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Re: what is Self Esteem? / Janice

Posted by Mark H. on April 21, 2000, at 2:54:05

In reply to Re: Now that you brought it up…what is Self Esteem? , posted by KarenB on April 20, 2000, at 23:33:59

Hi Janice,

Good question! While Kelly's answer is excellent and well balanced, I tend to agree more with those who would replace the concept of "self-esteem" (i. e., to have esteem for oneself, to "highly value" and "hold oneself in high regard") with the more useful concept of "accurate self knowledge."

People who got rich in the 1980s through arbitraging may have lots of self esteem, but their actions will still cost our children and grandchildren billions of dollars in taxes to cover the S&L failures they created on their way to personal wealth. A skillful serial killer or sexual psychopath may have high self esteem and take great pride in his ability to avoid capture. I don't think that was what their grade-school teachers had in mind, however.

Holding yourself in high regard is an abhorent concept in all spiritual paths. So why do we institutionalize self esteem in this country as though it were a cure-all for every social and personal ill? If you're confused by the concept of self esteem, I think that's a very positive sign.

Alternatively, "accurate self-knowledge" isn't about puffing yourself up or putting yourself down. It lets you off of the see-saw that the concept of self esteem seems to engender.

If you do something generous, kind, virtuous, positive, skillful, intelligent, thoughtful or productive, for instance, then being aware of it is a form of accurate self knowledge. Hopefully, reminding yourself of your good deeds will reinforce them in a positive way.

But the worst thing that could happen would be to let awareness of your good deeds increase your "self-esteem." Eventually, that becomes what T. S. Eliot in Murder in the Cathedral disdained in the lines, "The last temptation is the greatest treason / to do the right thing for the wrong reason." The real treason of pride is not a treason to others but to yourself.

Every major religion in the world speaks against pride, hubris, clinging to self. Yet we still put bumper-stickers on our station wagons that read, "Proud Parent of an Honor Student at Vacaville Middle School," as though our children's worth and lovability had anything to do with their grade point average. Just once I'd like to see a bumper sticker that said, "Humbly grateful that my kid is reasonably healthy and hasn't killed anybody this year."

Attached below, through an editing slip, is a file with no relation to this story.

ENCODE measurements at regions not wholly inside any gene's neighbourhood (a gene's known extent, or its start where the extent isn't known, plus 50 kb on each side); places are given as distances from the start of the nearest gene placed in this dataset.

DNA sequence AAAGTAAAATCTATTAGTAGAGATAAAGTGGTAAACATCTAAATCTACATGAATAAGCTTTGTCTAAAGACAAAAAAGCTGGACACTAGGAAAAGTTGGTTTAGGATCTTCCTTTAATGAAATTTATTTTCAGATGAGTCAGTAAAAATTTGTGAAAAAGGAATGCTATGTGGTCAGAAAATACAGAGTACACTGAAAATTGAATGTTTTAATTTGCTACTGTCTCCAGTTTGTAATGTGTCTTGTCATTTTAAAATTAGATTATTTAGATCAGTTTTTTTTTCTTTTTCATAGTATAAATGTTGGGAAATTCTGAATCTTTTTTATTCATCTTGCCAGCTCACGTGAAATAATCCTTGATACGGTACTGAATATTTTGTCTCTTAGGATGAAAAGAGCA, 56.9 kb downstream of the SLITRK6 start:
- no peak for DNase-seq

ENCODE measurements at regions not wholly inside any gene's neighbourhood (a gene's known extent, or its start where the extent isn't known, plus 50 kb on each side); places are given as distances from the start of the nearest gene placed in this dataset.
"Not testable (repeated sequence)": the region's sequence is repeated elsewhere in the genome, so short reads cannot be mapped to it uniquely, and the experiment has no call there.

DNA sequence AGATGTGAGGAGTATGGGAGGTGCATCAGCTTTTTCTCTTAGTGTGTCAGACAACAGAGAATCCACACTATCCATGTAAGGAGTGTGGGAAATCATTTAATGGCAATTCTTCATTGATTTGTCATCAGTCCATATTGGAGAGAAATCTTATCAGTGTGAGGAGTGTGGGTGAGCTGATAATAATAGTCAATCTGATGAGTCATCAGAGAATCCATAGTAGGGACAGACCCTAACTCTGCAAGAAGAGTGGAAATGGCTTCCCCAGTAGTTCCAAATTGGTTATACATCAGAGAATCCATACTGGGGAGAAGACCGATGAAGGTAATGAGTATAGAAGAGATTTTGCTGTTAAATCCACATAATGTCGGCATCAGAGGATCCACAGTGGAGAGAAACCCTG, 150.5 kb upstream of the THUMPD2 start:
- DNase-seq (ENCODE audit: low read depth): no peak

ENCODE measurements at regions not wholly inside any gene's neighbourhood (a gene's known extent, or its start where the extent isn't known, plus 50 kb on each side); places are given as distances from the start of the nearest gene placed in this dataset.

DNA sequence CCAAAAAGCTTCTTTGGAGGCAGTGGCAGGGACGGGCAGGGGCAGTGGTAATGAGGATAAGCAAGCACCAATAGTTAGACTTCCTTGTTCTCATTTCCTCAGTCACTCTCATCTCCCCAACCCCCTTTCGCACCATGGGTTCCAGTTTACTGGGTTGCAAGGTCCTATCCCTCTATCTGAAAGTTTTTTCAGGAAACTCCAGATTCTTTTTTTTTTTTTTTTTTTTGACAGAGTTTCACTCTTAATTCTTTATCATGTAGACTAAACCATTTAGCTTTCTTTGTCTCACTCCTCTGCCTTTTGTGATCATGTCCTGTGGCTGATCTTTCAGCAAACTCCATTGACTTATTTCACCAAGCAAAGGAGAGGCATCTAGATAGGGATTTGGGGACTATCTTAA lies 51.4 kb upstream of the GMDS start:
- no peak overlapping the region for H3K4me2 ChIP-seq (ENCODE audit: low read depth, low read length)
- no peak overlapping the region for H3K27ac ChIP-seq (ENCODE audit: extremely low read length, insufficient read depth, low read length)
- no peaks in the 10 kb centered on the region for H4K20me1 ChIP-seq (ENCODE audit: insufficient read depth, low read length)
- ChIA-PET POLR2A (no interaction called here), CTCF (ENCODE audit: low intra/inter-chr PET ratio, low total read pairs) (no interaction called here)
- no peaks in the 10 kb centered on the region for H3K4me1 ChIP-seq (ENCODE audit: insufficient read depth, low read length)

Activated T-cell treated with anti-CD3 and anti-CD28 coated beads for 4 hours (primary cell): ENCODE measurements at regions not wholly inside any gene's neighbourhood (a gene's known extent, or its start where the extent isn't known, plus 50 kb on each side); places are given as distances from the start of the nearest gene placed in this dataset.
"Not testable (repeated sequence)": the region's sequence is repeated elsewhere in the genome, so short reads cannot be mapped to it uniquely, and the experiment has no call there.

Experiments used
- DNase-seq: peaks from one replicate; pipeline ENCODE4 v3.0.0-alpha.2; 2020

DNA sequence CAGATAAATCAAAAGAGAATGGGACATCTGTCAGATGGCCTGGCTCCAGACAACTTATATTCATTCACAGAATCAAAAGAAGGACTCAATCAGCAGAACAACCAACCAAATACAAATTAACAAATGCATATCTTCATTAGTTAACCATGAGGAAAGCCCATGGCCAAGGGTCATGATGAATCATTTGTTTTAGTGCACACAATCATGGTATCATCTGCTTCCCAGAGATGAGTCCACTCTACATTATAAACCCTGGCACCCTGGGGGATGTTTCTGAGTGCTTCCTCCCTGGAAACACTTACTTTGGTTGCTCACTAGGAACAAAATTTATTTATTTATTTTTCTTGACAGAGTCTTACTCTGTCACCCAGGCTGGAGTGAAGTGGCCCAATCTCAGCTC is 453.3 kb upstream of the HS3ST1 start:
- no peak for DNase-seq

Likewise, if you do something stupid, thoughtless, unkind, dishonest or unvirtuous, then being aware of that too is is a form of accurate self knowledge. You don't have to go into a big slump, discount the good you've done, or catastrophize the situation and imagine that you are now and forever an unredeemably awful person. Nor do you have to deny your mistakes and pretend they don't exist in order to maintain your "self esteem."

Awareness of your faults, mistakes and misdeeds can and should bring about appropriate regret and a commitment to do better, but it should *not* involve your "self-esteem" or lead to guilt and self-punishment. There's an important difference between "feeling guilty" and "feeling regret but making a commitment to change." Guilt is just the flip-side of pride, another indulgence and glorification of the self.

In application, the concept of self esteem cuts both ways. To the extent that teachers and counselors intend the concept to help children or adults have more accurate self knowledge and make more reasonable, balanced and *appropriately* positive self assessments, it can and is used as a tool for good.

However, in practice it is also used to write people off for their failures. "Why do fewer minority children make it to college? It's their lack of self esteem." "She's in an abusive marriage (or she dresses like that) because she has no self esteem." Etc., etc., ad nauseum. Very few people wake up to this nonsense and ask, "What's this self esteem stuff anyway? Is anyone discussing values here or are we only concerned with how we 'feel' about ourselves??"

I want to make it clear that I don't think everyone who uses the term or concept does so in a hollow, slogan-ish, or dismissive way. I am advocating use of different language so that we stop presuming we're all talking about the same thing when in fact most of us have very little understanding of what self esteem means.

Thanks for asking, Janice.

With warm regards,

Mark H.




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